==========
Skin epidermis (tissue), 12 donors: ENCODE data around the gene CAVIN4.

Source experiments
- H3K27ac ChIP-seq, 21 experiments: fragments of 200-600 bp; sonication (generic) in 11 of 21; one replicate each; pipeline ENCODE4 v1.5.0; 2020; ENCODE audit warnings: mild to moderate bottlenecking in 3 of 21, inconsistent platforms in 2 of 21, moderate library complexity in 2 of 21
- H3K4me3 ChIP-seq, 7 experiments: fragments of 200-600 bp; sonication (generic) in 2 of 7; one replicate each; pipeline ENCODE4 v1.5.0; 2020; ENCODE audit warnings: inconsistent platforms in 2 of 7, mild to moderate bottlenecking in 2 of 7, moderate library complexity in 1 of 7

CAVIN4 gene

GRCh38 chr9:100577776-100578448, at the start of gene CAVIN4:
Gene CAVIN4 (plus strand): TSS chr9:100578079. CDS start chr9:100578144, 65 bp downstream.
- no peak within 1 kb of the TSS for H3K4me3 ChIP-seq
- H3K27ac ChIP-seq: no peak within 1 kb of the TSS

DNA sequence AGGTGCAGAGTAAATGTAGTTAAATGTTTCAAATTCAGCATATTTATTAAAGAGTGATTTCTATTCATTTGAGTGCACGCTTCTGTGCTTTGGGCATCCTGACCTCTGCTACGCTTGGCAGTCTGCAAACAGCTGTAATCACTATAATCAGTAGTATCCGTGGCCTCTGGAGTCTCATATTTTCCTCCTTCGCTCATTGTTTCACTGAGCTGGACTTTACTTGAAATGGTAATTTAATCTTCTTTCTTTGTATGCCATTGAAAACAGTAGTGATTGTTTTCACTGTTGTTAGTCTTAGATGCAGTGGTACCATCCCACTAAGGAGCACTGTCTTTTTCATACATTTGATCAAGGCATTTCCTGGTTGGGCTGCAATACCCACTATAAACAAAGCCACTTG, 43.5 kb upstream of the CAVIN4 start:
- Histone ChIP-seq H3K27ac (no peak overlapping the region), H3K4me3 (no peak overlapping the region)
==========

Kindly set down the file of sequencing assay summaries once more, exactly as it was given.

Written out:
Skin epidermis (tissue), 12 donors: ENCODE data around the gene CAVIN4.

Source experiments
- H3K27ac ChIP-seq, 21 experiments: fragments of 200-600 bp; sonication (generic) in 11 of 21; one replicate each; pipeline ENCODE4 v1.5.0; 2020; ENCODE audit warnings: mild to moderate bottlenecking in 3 of 21, inconsistent platforms in 2 of 21, moderate library complexity in 2 of 21
- H3K4me3 ChIP-seq, 7 experiments: fragments of 200-600 bp; sonication (generic) in 2 of 7; one replicate each; pipeline ENCODE4 v1.5.0; 2020; ENCODE audit warnings: inconsistent platforms in 2 of 7, mild to moderate bottlenecking in 2 of 7, moderate library complexity in 1 of 7

CAVIN4 gene

GRCh38 chr9:100577776-100578448, at the start of gene CAVIN4:
Gene CAVIN4 (plus strand): TSS chr9:100578079. CDS start chr9:100578144, 65 bp downstream.
- no peak within 1 kb of the TSS for H3K4me3 ChIP-seq
- H3K27ac ChIP-seq: no peak within 1 kb of the TSS

DNA sequence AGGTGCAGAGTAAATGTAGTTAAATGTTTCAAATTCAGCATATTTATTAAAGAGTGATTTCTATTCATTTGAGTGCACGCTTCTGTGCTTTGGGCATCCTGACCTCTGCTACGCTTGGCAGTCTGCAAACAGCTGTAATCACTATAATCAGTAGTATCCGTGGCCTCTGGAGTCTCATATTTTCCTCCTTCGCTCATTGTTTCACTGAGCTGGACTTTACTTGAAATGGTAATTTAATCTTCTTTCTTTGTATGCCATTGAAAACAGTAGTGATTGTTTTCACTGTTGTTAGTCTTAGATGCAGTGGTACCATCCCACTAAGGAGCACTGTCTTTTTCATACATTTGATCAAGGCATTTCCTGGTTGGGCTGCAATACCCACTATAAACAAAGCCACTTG, 43.5 kb upstream of the CAVIN4 start:
- Histone ChIP-seq H3K27ac (no peak overlapping the region), H3K4me3 (no peak overlapping the region)